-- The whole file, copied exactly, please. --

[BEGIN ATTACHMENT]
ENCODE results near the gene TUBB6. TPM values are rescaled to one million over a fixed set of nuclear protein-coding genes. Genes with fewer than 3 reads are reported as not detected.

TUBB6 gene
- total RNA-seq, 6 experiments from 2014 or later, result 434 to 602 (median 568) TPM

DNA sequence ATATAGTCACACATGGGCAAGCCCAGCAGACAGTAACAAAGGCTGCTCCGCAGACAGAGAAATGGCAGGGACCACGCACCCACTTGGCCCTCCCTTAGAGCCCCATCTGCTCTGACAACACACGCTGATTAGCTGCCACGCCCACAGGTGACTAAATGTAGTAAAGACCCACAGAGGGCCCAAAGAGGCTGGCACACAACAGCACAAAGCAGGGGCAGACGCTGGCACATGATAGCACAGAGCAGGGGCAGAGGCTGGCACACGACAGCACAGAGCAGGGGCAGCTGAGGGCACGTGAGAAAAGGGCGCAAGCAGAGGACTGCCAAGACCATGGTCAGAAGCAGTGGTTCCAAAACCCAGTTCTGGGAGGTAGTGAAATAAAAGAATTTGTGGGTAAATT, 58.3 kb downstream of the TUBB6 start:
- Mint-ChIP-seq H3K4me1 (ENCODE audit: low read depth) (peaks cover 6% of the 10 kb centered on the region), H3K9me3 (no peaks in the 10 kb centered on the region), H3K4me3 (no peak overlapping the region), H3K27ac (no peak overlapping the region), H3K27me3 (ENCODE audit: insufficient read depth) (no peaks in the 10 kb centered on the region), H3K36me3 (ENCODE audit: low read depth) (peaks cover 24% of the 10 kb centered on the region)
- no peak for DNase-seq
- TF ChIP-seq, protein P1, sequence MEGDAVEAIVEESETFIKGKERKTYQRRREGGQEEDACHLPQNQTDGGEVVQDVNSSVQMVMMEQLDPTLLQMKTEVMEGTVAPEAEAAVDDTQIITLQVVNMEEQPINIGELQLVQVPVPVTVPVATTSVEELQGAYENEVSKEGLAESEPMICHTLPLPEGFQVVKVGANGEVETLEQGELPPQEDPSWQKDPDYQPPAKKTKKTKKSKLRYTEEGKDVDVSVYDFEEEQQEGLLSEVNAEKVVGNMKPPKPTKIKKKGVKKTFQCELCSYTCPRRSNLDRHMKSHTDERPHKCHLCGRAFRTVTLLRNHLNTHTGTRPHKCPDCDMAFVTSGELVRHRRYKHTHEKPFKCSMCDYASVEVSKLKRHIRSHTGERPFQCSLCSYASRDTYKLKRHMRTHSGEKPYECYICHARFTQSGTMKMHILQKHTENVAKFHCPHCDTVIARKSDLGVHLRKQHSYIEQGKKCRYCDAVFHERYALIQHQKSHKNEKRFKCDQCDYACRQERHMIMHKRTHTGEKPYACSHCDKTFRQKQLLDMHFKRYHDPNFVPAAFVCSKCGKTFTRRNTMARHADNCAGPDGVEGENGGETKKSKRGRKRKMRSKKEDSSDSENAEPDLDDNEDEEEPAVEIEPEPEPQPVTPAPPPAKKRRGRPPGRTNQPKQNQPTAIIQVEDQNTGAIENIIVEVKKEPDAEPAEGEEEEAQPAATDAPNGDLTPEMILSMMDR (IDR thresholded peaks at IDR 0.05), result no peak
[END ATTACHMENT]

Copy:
ENCODE results near the gene TUBB6. TPM values are rescaled to one million over a fixed set of nuclear protein-coding genes. Genes with fewer than 3 reads are reported as not detected.

TUBB6 gene
- total RNA-seq, 6 experiments from 2014 or later, result 434 to 602 (median 568) TPM

DNA sequence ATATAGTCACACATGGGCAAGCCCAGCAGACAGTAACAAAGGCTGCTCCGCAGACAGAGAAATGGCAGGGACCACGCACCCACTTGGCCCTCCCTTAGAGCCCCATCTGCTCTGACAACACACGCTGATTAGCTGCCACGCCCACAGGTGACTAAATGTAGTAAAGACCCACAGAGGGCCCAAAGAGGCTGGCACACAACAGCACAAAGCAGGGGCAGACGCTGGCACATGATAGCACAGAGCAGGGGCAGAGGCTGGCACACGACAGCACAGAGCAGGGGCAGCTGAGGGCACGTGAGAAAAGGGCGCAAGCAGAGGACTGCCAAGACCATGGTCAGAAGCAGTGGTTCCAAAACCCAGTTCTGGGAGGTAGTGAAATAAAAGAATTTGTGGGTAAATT, 58.3 kb downstream of the TUBB6 start:
- Mint-ChIP-seq H3K4me1 (ENCODE audit: low read depth) (peaks cover 6% of the 10 kb centered on the region), H3K9me3 (no peaks in the 10 kb centered on the region), H3K4me3 (no peak overlapping the region), H3K27ac (no peak overlapping the region), H3K27me3 (ENCODE audit: insufficient read depth) (no peaks in the 10 kb centered on the region), H3K36me3 (ENCODE audit: low read depth) (peaks cover 24% of the 10 kb centered on the region)
- no peak for DNase-seq
- TF ChIP-seq, protein P1, sequence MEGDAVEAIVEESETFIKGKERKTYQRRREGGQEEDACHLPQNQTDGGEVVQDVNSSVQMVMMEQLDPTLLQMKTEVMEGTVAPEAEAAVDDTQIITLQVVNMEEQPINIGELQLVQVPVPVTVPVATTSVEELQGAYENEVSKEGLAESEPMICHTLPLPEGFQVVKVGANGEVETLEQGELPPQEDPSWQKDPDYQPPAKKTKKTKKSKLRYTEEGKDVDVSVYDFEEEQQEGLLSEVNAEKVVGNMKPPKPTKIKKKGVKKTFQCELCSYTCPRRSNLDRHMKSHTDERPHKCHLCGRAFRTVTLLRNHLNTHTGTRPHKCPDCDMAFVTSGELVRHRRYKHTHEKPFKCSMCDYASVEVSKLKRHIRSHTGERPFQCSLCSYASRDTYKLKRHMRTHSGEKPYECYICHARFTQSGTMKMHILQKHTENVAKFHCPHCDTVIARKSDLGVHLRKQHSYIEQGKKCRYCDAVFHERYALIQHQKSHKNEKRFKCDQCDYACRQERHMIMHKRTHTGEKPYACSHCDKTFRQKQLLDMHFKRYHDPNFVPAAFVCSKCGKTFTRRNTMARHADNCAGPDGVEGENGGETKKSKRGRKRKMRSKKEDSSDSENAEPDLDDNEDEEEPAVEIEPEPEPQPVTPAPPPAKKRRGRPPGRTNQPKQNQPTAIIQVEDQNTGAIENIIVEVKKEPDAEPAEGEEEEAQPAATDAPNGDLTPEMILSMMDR (IDR thresholded peaks at IDR 0.05), result no peak